Aquatic Midge Flies around the Lake: August Update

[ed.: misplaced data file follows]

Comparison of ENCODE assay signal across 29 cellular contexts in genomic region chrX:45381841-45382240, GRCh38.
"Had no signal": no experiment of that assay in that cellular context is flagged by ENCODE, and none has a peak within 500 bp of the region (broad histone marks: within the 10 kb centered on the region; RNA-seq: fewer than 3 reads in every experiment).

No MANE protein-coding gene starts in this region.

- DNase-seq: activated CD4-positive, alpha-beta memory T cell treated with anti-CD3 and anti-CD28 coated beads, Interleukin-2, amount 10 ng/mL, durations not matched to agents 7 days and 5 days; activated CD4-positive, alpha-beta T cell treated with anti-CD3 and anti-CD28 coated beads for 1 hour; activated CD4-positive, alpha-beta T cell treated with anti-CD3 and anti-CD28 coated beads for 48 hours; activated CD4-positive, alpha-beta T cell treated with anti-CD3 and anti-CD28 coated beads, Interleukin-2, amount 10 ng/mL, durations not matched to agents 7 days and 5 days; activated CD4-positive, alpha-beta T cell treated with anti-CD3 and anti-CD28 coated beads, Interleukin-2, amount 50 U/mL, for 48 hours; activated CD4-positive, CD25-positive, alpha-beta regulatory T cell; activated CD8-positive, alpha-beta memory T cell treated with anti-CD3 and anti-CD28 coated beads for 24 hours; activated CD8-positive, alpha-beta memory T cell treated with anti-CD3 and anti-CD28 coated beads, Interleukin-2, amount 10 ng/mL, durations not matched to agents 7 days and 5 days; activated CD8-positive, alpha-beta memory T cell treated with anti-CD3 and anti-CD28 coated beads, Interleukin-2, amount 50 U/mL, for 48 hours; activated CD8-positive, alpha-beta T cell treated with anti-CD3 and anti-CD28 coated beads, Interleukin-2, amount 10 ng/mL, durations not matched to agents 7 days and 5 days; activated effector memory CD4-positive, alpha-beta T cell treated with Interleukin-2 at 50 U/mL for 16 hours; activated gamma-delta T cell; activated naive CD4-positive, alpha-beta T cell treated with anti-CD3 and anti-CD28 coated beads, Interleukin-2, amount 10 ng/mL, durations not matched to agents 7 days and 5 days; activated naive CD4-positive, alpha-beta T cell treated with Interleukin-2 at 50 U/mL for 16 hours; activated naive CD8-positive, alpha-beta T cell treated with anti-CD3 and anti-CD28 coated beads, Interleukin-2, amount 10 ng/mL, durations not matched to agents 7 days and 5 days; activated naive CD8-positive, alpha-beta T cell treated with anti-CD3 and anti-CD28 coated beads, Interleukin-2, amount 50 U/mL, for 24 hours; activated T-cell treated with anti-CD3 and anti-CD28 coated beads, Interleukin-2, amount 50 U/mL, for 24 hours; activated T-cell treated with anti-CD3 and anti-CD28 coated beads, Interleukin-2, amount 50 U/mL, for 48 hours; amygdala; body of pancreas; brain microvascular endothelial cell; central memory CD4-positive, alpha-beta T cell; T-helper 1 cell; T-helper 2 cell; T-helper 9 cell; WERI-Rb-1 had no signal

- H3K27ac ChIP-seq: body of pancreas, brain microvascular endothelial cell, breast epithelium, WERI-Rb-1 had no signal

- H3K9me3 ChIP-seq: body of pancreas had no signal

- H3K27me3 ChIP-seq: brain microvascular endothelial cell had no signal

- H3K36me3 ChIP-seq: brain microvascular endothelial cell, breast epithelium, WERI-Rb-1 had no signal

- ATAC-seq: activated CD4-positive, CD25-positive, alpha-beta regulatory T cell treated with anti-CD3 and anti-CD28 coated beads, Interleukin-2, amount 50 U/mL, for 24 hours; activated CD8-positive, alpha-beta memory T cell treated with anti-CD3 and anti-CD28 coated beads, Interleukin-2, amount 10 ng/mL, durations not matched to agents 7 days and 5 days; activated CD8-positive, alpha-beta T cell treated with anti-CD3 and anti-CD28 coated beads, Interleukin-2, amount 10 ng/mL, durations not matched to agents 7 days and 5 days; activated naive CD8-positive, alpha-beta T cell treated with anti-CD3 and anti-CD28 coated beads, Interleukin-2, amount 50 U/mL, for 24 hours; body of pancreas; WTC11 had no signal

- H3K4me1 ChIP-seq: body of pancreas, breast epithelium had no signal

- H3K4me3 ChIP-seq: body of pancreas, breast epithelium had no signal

​SAMLARC recognizes that the density of aquatic midge fly population poses a hindrance to Lakeside visitors and residents, marring the serenity of the Lake during the early morning and evening hours. Though complete eradication of the aquatic midge flies is not possible, SAMLARC has implemented the most ecologically responsible methods of midge fly mitigation. ​ Though the aquatic midge flies are an unfortunate nuisance, there are a few positive facts to keep in mind. Aquatic midge flies do not bite or carry diseases. The lifespan of an adult midge fly lasts between 3-5 days and their reproductive season typically comes to an end in the fall. ​ SAMLARC has implemented environmentally-sensitive long-term solutions aimed at returning fish to the Lake, which in turn will help manage the aquatic midge fly population. Over 5,000 hardy fish were introduced into the Lake: mosquitofish (Gambusia affinis) and fathead minnows (Pimephales promelas), which have been spotted happily feeding on midge fly larvae ever since their introduction in July 2018. Additionally, fifteen tree swallow boxes have been installed in the trees around the Lake to attract tree swallows (Tachycineta bicolor), which feed on adult midge flies. We anticipate that we will see a thriving tree swallow community develop in the spring. ​ As a large-scale project, commencement of the Lake Ecosystem Repair Project will dilute the nutrients in the Lake water, upon which midge larvae feed. In addition to this project, the Board will consider a short-term, supplementary treatment plan at the August 28th Board to span the last few weeks of the midge fly season. The proposed treatment plan includes measures to rapidly increase water clarity, reduce the presence of algae, and inhibit midge fly larval maturation. If approved, this treatment plan would begin in September, implemented by Lake Management, Inc., SAMLARC’s new Lake management vendor. According to Dave Glenn, owner of Lake Management, this treatment plan does not pose a threat to the Lake’s wildlife, and will help to arrest the growth of the midge fly population. The proposed treatment will take up to three weeks to be fully effective, and will last thirty days or more, which will stretch beyond the projected midge fly season. We recognize that these projects will take time to produce results, and thank you for your patience as we work to implement ecologically friendly, effective mitigation strategies. ​ The following recommendations may assist Lake visitors in diminishing their interactions with the aquatic midge flies until the cessation of the flies’ reproductive season, which should begin late next month. ​ Timing: Midge flies are attracted to cool, shady areas during the day, and bright lights in the evening. Consider adjusting the timing of Lake visits to avoid interacting with large numbers of flying adults. ​ Lakeside Property: If your property borders the Lake, temporary relief from infestations is possible by periodically washing down surfaces with a garden hose and high-pressure nozzle. As the midge flies are attracted to lights in the evening, consider closing window shades and directing outdoor